University of Portsmouth student shares story after having stroke

Kathryn Davies, a student at the University of Portsmouth, is speaking out about her stroke for Stroke Awareness Month
Kathryn Davies, a student at the University of Portsmouth, is speaking out about her stroke for Stroke Awareness Month
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  • Student Kathryn Davies could not believe it when she suffered from a stroke
  • She lost the feeling in her hand and was unable to speak
  • She was able to recover and finish her degree at the University of Portsmouth
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WHEN animation student Kathryn Davies lost the feeling in her hand, she never suspected it could be from a stroke.

The 22-year-old is speaking about her struggles of the condition for Stroke Awareness Month this month.

I couldn’t believe it when the MRI scan showed I’d had a stroke.

Kathryn Davies

Kathryn, who attends the University of Portsmouth, was not able to use her hand or speak when she suffered the stroke last year.

Since then, she has undergone physiotherapy sessions and can now talk as well as pick things up with her left hand.

She said: ‘I was happily drawing one minute and then all of a sudden I was forced to drop my pencil as my hand cramped up and went instantly numb.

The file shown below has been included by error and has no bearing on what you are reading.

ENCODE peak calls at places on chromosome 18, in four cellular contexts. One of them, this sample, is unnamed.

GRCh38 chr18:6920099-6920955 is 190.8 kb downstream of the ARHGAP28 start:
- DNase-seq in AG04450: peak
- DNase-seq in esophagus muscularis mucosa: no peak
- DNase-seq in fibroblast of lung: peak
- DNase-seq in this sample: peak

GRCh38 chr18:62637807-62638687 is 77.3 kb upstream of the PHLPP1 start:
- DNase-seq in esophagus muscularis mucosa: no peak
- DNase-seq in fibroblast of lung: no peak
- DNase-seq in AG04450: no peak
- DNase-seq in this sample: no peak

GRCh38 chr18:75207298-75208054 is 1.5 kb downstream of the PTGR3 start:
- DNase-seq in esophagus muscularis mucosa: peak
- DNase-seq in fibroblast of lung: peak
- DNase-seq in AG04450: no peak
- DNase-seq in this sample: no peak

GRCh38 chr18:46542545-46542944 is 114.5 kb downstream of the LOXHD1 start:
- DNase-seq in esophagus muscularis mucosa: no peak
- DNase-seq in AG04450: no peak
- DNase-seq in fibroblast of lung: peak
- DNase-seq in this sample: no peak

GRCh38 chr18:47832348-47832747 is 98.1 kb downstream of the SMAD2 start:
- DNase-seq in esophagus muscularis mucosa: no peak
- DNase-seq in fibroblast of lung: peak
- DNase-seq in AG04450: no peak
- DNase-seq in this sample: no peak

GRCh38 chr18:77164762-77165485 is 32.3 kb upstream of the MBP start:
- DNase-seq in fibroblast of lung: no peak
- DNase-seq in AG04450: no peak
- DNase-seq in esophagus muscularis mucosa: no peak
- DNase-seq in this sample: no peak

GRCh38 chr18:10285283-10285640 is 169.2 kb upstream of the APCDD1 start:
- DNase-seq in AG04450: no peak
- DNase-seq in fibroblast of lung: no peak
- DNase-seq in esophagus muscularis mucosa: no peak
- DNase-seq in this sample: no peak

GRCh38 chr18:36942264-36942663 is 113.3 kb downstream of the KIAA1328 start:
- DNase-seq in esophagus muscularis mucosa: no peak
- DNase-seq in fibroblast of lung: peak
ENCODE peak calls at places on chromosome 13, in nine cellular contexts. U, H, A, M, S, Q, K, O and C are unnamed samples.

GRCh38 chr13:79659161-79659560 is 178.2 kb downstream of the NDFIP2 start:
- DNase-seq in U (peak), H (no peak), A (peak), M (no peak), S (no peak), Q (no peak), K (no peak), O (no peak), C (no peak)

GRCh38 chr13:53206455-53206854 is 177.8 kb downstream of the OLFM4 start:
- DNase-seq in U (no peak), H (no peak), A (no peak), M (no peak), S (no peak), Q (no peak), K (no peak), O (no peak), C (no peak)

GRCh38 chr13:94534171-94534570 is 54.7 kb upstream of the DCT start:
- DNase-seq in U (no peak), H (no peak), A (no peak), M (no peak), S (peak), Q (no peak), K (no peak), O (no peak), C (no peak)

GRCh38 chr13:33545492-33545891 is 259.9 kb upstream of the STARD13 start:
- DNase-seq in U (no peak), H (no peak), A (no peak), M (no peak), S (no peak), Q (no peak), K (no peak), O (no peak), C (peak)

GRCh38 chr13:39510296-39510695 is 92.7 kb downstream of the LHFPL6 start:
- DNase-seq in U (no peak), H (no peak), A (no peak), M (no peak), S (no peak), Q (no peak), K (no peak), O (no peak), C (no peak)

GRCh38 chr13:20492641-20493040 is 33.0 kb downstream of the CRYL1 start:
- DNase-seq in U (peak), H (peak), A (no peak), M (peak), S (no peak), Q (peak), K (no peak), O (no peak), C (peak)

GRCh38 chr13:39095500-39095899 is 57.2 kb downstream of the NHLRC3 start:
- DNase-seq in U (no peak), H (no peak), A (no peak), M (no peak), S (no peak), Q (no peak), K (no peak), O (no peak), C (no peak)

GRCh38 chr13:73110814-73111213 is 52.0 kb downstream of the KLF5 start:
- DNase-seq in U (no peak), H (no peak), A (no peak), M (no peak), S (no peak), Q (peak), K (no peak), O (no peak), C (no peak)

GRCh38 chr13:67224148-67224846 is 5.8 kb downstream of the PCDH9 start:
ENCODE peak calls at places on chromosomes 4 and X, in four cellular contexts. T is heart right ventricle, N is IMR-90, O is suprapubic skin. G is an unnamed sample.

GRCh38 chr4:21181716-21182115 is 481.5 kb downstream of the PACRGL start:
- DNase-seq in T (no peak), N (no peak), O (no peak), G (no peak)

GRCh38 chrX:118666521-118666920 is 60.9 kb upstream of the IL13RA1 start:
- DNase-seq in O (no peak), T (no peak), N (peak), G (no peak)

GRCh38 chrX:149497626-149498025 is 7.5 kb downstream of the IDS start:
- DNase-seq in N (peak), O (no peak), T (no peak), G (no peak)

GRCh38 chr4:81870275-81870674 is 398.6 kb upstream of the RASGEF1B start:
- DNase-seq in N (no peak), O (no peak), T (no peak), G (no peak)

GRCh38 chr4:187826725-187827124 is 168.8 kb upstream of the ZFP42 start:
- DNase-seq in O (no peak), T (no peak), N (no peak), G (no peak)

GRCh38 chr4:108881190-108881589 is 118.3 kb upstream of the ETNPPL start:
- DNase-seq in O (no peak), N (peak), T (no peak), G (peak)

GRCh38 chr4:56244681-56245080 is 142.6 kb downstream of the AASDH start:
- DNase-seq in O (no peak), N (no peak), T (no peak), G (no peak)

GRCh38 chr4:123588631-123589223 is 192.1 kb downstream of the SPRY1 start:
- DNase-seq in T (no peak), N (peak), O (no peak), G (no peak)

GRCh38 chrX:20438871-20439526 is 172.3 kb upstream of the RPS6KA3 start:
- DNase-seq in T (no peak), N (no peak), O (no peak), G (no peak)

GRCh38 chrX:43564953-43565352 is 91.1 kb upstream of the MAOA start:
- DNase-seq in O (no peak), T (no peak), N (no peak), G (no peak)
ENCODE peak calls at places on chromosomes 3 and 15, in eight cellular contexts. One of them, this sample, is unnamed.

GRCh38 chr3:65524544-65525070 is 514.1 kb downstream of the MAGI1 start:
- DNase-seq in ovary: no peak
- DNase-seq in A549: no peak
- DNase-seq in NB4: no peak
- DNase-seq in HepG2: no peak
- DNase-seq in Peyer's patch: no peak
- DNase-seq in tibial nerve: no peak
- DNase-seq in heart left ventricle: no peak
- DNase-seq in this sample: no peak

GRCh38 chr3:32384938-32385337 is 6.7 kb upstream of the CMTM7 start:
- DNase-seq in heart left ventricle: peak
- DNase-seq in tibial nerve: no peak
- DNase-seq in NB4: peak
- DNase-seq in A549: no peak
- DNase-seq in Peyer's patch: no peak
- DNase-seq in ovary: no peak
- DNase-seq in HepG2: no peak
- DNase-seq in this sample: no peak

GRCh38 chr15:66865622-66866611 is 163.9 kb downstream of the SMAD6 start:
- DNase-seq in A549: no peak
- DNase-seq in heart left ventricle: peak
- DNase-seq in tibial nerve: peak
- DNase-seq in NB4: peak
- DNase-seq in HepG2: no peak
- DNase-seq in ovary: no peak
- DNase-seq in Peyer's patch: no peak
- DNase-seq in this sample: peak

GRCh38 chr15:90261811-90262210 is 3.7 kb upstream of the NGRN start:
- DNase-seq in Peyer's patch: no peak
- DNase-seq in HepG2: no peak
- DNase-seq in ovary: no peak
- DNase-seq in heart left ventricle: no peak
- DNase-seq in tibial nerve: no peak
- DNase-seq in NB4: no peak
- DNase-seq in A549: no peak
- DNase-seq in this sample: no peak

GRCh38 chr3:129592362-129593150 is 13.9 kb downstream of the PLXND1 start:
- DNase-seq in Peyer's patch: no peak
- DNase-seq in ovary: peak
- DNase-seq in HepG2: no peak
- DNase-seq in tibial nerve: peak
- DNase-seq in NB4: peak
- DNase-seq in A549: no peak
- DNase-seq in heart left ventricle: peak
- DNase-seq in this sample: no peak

‘I looked online with my other hand to see what it could be, but every search feed indicated a stroke so I just scrolled past as I thought there was no way it could be that.

‘But 15 minutes later when my boyfriend walked into my bedroom to talk to me that’s when I realised to my shock that I couldn’t speak.’

Kathryn was taken to Queen Alexandra Hospital, in Cosham, and spent time at the stroke unit.

She added: ‘Not only was I the youngest patient on the unit by around 50 years, but there was a sad vibe in the air as all the other patients were not mobile and couldn’t speak either.

‘I just kept thinking, “I’m 22, what am I doing here?”.

‘I thought it was because of stress from my final year at university. I couldn’t believe it when the MRI scan showed I’d had a stroke.

‘I just couldn’t stop crying. I was confused as no-one in my family had ever had a stroke, and I was an active healthy young person.’

Throughout the five days that followed Kathryn’s speech slowly returned. She needed physiotherapy to help her walk and use the stairs and she completed exercises on her hand to try and get the movement back.

On day five when Kathryn was discharged she was still not able to walk independently and had limited use of her hand.

‘I could just about pick things up but couldn’t move the tips of my fingers,’ she said.

‘After several weeks I was able to walk again and with some pain I could hold a pencil. I was worried about falling behind at university so when everyone else was returning to classes after the Christmas holidays in January I decided that I would as well.’

Doctors are still unsure what caused Kathryn’s stroke but on admittance Kathryn’s cholesterol level was high which she was told could have contributed to her stroke.

Kathryn now takes tablets every day to keep her cholesterol levels down.